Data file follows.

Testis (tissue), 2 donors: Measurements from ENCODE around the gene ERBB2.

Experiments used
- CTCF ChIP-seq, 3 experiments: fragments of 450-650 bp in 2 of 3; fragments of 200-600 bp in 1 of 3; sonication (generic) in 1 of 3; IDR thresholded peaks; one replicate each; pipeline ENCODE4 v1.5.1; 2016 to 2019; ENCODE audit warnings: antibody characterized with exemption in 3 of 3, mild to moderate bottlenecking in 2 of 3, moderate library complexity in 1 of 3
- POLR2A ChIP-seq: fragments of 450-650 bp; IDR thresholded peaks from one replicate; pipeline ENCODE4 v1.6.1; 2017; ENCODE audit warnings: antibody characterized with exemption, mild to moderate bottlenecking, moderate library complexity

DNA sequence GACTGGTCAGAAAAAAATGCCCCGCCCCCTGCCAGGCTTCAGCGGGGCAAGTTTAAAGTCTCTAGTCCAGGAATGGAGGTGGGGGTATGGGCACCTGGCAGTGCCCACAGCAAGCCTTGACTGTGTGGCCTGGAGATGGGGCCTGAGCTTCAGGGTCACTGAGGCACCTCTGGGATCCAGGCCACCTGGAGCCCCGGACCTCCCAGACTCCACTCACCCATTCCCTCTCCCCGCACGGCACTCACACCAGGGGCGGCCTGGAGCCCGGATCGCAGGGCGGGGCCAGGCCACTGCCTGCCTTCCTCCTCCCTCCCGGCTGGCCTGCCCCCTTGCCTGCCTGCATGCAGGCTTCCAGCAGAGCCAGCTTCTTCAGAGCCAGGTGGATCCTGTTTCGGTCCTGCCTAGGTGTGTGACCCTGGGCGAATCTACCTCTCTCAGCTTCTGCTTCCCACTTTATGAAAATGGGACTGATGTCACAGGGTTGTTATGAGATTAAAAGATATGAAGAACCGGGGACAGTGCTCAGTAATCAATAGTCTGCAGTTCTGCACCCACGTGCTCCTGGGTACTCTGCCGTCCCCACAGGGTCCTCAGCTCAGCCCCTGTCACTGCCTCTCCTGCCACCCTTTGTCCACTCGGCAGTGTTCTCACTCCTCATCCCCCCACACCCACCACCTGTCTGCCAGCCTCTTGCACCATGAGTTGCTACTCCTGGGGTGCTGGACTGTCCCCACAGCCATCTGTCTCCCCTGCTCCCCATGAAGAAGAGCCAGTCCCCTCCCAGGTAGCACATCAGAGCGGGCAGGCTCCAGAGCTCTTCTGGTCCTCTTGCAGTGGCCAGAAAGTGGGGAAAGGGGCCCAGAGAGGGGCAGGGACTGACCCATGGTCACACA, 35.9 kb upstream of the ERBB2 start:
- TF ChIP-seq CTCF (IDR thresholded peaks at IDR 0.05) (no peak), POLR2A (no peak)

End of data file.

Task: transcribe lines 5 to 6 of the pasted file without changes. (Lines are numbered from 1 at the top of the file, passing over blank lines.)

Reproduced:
DNA sequence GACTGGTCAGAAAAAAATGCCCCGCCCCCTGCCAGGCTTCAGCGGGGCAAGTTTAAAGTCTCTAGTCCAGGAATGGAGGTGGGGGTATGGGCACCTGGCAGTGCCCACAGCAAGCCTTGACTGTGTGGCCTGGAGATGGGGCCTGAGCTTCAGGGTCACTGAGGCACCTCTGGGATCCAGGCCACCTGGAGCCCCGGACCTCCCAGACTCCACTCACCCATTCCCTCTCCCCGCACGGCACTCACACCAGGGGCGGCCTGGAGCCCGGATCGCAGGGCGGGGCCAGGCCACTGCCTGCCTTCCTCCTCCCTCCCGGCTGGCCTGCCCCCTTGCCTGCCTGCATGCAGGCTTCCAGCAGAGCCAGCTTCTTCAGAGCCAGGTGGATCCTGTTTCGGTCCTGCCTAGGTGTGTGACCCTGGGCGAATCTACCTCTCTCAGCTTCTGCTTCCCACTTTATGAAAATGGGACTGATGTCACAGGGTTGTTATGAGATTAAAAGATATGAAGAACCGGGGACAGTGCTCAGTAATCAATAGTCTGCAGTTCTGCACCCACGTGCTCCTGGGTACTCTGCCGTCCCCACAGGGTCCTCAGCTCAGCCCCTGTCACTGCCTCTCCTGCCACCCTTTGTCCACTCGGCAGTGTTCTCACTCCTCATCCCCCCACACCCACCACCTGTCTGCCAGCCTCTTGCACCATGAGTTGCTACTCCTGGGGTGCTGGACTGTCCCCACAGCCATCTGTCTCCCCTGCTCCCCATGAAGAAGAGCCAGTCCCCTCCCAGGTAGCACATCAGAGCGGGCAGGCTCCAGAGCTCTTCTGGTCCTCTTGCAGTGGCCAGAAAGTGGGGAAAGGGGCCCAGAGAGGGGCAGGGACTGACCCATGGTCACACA, 35.9 kb upstream of the ERBB2 start:
- TF ChIP-seq CTCF (IDR thresholded peaks at IDR 0.05) (no peak), POLR2A (no peak)